Science & Technology

Thinking Machines

UW researchers help IBM try to create a cognitive computer chip.


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Aided by input from UW scientists, IBM is developing a new generation of computer chips that aim to do something other chips cannot — think like biological brains. The company announced its first “cognitive computer chips” in August, offering the possibility that future machines will be able to perceive, correlate, learn, and act in the way that people and animals do.

Aiding in the effort are several UW scientists, including neurologist Giulio Tononi, who is advising the IBM team on how brains work, and computer engineer Mikko Lipasti, who’s adding expertise on how software and hardware interact.

The team’s ultimate goal is to create a cognitive computer — an electromechanical device that requires as little energy as a human brain does and can replicate the abilities of a biological organ with 10 billion neurons and 100 trillion synapses. Unlike a traditional computing system, which relies on predetermined programs for its functioning, a cognitive computer would be designed to learn through experience. The goal is ambitious, and the greatest challenge may come from neurology rather than computer science.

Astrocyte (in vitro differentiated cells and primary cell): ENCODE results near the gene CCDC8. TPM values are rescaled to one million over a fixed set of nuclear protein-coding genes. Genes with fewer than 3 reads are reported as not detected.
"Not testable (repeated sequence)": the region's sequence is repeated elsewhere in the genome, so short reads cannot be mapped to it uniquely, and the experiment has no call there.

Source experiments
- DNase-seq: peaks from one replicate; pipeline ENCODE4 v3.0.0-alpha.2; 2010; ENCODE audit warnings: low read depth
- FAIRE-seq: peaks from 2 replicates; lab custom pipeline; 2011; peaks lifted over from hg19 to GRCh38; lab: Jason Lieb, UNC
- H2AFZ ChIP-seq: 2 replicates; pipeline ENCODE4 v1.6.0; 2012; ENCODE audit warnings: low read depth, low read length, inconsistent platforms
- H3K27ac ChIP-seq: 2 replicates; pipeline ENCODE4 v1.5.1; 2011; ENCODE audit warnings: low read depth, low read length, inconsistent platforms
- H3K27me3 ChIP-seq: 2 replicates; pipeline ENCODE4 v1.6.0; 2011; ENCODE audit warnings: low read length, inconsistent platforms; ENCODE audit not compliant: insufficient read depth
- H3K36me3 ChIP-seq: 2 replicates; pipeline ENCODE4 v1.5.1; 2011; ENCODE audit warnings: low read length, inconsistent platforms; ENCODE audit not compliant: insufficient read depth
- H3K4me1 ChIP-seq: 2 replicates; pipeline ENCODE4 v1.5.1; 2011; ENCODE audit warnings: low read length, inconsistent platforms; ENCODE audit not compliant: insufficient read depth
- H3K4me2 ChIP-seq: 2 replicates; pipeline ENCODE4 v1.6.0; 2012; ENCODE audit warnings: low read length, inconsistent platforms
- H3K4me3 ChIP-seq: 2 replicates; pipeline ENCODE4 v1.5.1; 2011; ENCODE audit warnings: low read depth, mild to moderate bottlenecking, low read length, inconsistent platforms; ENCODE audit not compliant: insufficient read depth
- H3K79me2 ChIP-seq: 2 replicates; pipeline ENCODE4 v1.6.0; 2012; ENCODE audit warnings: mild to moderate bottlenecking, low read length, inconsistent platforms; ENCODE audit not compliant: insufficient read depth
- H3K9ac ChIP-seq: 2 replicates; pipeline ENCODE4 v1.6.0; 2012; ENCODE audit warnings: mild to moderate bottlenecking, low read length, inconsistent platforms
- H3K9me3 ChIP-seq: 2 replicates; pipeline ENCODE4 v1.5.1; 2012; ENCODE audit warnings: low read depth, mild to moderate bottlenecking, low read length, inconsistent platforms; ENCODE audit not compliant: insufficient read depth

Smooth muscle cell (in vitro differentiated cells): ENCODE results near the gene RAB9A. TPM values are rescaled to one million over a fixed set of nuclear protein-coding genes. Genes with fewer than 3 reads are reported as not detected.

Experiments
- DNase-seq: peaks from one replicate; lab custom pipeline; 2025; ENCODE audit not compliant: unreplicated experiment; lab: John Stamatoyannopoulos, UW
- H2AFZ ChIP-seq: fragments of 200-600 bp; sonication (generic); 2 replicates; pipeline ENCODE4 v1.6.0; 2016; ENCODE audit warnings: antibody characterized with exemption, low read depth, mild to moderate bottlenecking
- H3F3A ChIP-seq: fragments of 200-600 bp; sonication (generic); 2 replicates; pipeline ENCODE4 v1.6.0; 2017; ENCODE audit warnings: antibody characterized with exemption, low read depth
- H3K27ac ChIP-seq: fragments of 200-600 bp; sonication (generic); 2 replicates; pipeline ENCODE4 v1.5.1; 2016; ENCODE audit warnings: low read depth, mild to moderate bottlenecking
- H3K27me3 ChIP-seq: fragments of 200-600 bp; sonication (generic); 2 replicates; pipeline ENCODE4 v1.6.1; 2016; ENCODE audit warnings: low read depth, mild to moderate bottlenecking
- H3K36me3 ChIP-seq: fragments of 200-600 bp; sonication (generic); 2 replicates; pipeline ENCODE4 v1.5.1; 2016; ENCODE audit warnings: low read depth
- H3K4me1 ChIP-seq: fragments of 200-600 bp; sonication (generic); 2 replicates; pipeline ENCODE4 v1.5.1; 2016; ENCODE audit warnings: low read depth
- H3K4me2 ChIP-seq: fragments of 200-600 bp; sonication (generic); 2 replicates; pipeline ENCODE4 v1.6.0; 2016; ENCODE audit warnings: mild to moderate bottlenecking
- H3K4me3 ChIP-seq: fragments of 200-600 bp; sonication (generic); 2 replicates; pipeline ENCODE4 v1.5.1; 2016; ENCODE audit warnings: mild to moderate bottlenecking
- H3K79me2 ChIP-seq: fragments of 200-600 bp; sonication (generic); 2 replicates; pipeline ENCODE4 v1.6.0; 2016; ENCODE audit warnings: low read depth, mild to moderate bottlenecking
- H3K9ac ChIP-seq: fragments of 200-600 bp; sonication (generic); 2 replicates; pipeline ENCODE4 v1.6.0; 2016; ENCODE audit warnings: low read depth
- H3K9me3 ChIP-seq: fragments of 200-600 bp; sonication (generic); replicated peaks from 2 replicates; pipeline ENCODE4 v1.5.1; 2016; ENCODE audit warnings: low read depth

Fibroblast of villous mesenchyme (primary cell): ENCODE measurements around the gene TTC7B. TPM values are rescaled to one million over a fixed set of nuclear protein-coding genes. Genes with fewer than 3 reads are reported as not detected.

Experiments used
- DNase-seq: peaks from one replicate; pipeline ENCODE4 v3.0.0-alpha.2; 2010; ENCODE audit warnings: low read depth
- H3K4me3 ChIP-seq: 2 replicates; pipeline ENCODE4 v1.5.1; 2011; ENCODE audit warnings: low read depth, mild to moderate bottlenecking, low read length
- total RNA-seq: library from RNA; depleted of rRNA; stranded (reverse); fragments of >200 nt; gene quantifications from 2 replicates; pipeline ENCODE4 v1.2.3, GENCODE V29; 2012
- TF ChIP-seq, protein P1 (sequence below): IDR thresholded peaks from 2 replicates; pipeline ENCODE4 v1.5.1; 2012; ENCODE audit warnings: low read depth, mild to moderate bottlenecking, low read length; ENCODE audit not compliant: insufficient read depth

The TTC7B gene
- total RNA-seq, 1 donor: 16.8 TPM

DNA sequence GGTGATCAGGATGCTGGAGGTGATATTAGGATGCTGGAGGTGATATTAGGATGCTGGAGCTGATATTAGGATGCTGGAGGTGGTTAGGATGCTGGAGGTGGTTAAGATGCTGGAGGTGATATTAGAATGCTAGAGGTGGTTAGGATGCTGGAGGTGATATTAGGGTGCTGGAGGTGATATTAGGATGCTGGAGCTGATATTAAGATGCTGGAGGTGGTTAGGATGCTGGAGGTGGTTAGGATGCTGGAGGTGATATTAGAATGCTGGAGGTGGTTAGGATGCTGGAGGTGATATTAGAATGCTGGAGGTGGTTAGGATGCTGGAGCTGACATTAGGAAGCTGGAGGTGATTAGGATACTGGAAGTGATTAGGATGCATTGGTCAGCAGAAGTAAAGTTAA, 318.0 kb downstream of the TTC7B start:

“The whole thing gets a little fuzzy,” Lipasti explains. “We don’t have a real good understanding of how the thought processes work in a human brain, so it’s difficult to translate that into a computer. We have a good understanding of parts of it — sensory perception, for instance. So that’s what we’re focusing on now. If we do it right, we could create bold, robust control systems.”

The research is currently being funded by the Pentagon’s Defense Advanced Research Projects Agency, and potential applications for the cognitive chip could include vision and motor control, possibly in the context of unmanned aerial vehicles. However, Lipasti says that building thinking computers could also advance our understanding of neurology — specifically, how cognition works in people.

“That’s the personal goal for me,” he says. “We don’t know a lot about how the brain works — we see the brain itself, but cognition is just this magic, secret sauce that develops over twenty or thirty years. I hope we can build a synthetic system similar enough that it will shed some light on biology.”

Published in the Winter 2011 issue


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